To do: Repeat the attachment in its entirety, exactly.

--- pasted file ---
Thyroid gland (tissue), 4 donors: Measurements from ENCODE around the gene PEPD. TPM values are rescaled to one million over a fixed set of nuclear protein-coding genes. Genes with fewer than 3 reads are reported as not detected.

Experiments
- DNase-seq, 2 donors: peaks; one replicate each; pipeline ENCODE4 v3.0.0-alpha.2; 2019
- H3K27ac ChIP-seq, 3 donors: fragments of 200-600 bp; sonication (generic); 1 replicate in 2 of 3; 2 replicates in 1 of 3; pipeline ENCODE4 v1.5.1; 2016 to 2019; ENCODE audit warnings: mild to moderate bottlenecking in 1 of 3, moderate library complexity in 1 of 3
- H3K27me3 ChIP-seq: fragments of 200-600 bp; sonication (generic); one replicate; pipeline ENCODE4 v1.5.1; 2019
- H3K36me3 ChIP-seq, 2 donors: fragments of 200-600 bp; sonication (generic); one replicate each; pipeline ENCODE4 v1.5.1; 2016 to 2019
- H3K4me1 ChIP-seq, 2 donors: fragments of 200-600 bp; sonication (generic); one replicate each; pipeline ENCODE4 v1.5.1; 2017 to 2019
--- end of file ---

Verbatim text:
Thyroid gland (tissue), 4 donors: Measurements from ENCODE around the gene PEPD. TPM values are rescaled to one million over a fixed set of nuclear protein-coding genes. Genes with fewer than 3 reads are reported as not detected.

Experiments
- DNase-seq, 2 donors: peaks; one replicate each; pipeline ENCODE4 v3.0.0-alpha.2; 2019
- H3K27ac ChIP-seq, 3 donors: fragments of 200-600 bp; sonication (generic); 1 replicate in 2 of 3; 2 replicates in 1 of 3; pipeline ENCODE4 v1.5.1; 2016 to 2019; ENCODE audit warnings: mild to moderate bottlenecking in 1 of 3, moderate library complexity in 1 of 3
- H3K27me3 ChIP-seq: fragments of 200-600 bp; sonication (generic); one replicate; pipeline ENCODE4 v1.5.1; 2019
- H3K36me3 ChIP-seq, 2 donors: fragments of 200-600 bp; sonication (generic); one replicate each; pipeline ENCODE4 v1.5.1; 2016 to 2019
- H3K4me1 ChIP-seq, 2 donors: fragments of 200-600 bp; sonication (generic); one replicate each; pipeline ENCODE4 v1.5.1; 2017 to 2019